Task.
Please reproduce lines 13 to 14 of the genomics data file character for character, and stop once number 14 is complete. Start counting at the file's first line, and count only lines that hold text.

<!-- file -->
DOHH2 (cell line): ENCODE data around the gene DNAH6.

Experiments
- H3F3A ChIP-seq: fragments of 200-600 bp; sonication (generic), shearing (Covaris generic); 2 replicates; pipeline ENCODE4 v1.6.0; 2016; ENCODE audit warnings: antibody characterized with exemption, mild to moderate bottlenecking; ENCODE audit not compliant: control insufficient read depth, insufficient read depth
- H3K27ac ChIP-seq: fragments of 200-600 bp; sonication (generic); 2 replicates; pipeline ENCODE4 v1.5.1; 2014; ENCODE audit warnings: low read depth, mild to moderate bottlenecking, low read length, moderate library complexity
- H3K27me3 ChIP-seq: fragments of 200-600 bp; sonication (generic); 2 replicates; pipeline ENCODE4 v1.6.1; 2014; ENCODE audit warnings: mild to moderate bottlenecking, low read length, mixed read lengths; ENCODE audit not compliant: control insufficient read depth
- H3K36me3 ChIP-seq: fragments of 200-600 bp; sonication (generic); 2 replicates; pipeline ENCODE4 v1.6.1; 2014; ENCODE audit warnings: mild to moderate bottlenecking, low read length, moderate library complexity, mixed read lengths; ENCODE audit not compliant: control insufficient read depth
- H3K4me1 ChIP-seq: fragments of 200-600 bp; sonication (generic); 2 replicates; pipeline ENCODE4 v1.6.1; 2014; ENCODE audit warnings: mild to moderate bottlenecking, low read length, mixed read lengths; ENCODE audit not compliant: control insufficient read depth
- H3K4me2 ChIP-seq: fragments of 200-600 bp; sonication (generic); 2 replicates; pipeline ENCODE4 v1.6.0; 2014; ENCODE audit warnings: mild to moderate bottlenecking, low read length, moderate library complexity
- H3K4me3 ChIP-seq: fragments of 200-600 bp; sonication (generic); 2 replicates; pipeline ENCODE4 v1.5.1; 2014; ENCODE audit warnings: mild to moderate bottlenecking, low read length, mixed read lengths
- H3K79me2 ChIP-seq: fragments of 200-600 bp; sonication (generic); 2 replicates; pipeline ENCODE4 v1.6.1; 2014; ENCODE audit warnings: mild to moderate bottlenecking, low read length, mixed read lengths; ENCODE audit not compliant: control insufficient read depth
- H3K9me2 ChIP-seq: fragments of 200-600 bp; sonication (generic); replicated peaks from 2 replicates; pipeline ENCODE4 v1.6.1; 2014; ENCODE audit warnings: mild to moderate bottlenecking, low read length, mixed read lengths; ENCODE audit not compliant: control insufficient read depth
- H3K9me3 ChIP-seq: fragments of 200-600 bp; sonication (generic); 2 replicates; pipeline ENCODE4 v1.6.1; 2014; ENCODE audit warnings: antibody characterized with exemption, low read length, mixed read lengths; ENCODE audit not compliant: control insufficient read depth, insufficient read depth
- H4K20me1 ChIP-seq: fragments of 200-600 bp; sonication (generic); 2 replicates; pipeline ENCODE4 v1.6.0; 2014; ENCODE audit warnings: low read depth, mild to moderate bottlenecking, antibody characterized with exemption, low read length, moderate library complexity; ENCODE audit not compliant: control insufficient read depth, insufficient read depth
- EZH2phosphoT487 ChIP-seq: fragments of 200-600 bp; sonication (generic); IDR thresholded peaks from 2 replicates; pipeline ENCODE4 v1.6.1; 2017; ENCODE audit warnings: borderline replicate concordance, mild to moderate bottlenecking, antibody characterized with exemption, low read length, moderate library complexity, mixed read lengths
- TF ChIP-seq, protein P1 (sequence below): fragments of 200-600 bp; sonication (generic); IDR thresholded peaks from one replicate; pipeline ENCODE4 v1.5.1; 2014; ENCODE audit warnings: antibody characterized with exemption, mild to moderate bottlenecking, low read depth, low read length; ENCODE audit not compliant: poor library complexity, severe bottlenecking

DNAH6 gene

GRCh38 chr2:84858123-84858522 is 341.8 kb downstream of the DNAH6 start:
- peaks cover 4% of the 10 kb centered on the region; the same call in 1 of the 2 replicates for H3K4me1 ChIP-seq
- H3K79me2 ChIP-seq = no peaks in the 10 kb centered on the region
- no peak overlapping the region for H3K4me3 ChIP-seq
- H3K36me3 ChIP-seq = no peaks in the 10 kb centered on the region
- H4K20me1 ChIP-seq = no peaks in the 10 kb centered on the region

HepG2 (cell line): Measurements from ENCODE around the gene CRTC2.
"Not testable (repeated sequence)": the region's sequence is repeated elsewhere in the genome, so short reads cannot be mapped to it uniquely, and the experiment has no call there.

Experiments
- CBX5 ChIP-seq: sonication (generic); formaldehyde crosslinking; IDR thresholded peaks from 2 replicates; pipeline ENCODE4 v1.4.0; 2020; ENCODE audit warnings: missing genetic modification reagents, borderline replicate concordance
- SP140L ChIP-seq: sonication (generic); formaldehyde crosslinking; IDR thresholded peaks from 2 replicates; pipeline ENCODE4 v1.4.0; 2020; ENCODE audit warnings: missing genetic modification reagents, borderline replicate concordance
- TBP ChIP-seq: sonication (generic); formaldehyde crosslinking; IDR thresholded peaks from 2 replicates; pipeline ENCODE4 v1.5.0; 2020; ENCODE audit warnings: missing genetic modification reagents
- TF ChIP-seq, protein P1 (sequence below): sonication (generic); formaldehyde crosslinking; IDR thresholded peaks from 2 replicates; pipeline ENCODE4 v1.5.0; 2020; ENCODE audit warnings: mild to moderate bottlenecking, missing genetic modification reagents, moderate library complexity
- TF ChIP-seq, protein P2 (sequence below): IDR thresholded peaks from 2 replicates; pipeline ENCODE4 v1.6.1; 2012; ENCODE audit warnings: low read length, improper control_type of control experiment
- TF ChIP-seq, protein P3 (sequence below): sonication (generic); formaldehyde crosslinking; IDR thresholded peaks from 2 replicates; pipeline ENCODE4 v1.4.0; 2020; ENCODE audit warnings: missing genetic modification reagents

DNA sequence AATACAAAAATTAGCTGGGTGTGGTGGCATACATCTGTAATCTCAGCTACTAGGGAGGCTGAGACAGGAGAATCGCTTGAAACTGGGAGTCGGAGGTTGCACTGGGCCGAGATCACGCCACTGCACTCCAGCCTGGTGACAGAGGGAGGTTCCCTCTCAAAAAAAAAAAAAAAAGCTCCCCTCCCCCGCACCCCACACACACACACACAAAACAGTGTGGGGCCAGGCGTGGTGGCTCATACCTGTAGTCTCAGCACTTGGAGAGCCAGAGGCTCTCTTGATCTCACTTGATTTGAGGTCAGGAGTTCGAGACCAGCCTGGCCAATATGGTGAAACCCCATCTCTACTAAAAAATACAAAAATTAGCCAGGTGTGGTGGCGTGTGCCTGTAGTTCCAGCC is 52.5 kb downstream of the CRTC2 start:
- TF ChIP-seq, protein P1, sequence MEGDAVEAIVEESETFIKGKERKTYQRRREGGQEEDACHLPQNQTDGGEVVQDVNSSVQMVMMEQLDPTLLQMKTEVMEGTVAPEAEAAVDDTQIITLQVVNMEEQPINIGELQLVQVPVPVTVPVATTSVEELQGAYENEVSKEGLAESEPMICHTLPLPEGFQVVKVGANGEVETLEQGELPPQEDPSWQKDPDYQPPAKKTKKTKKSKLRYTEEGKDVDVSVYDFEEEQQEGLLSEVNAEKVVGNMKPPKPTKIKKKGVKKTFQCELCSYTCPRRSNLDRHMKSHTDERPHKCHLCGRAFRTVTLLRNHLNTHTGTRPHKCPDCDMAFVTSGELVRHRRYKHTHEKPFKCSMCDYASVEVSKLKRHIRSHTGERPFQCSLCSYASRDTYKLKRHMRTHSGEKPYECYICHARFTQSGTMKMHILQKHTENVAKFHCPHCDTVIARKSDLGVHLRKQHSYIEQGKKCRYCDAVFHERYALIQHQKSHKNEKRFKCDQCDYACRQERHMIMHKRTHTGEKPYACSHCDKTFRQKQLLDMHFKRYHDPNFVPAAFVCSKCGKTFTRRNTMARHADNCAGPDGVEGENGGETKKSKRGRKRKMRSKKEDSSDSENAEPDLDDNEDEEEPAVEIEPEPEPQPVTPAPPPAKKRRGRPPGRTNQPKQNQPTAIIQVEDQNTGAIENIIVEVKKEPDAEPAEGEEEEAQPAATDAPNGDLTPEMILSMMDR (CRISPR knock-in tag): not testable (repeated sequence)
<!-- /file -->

- H4K20me1 ChIP-seq: fragments of 200-600 bp; sonication (generic); 2 replicates; pipeline ENCODE4 v1.6.0; 2014; ENCODE audit warnings: low read depth, mild to moderate bottlenecking, antibody characterized with exemption, low read length, moderate library complexity; ENCODE audit not compliant: control insufficient read depth, insufficient read depth
- EZH2phosphoT487 ChIP-seq: fragments of 200-600 bp; sonication (generic); IDR thresholded peaks from 2 replicates; pipeline ENCODE4 v1.6.1; 2017; ENCODE audit warnings: borderline replicate concordance, mild to moderate bottlenecking, antibody characterized with exemption, low read length, moderate library complexity, mixed read lengths